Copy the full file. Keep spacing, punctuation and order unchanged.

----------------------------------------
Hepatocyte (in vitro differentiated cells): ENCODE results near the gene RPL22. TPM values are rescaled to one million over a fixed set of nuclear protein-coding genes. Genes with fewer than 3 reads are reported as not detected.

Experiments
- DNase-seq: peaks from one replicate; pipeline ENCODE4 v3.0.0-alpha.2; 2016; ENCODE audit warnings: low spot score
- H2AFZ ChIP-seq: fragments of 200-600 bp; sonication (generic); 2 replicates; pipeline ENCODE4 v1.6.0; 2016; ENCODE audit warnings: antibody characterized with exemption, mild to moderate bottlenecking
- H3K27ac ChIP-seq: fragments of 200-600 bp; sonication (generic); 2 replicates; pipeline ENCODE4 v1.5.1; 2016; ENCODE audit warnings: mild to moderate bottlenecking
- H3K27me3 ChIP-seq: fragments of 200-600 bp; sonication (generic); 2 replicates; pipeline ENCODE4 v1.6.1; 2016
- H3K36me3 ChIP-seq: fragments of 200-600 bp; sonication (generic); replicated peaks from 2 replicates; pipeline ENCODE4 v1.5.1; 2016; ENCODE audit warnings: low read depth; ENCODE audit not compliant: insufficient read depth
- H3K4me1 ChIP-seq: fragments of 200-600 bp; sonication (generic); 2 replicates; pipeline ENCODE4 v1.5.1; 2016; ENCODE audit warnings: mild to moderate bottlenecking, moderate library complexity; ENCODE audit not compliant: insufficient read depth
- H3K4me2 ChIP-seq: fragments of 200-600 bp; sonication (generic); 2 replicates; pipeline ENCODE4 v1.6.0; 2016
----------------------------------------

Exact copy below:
Hepatocyte (in vitro differentiated cells): ENCODE results near the gene RPL22. TPM values are rescaled to one million over a fixed set of nuclear protein-coding genes. Genes with fewer than 3 reads are reported as not detected.

Experiments
- DNase-seq: peaks from one replicate; pipeline ENCODE4 v3.0.0-alpha.2; 2016; ENCODE audit warnings: low spot score
- H2AFZ ChIP-seq: fragments of 200-600 bp; sonication (generic); 2 replicates; pipeline ENCODE4 v1.6.0; 2016; ENCODE audit warnings: antibody characterized with exemption, mild to moderate bottlenecking
- H3K27ac ChIP-seq: fragments of 200-600 bp; sonication (generic); 2 replicates; pipeline ENCODE4 v1.5.1; 2016; ENCODE audit warnings: mild to moderate bottlenecking
- H3K27me3 ChIP-seq: fragments of 200-600 bp; sonication (generic); 2 replicates; pipeline ENCODE4 v1.6.1; 2016
- H3K36me3 ChIP-seq: fragments of 200-600 bp; sonication (generic); replicated peaks from 2 replicates; pipeline ENCODE4 v1.5.1; 2016; ENCODE audit warnings: low read depth; ENCODE audit not compliant: insufficient read depth
- H3K4me1 ChIP-seq: fragments of 200-600 bp; sonication (generic); 2 replicates; pipeline ENCODE4 v1.5.1; 2016; ENCODE audit warnings: mild to moderate bottlenecking, moderate library complexity; ENCODE audit not compliant: insufficient read depth
- H3K4me2 ChIP-seq: fragments of 200-600 bp; sonication (generic); 2 replicates; pipeline ENCODE4 v1.6.0; 2016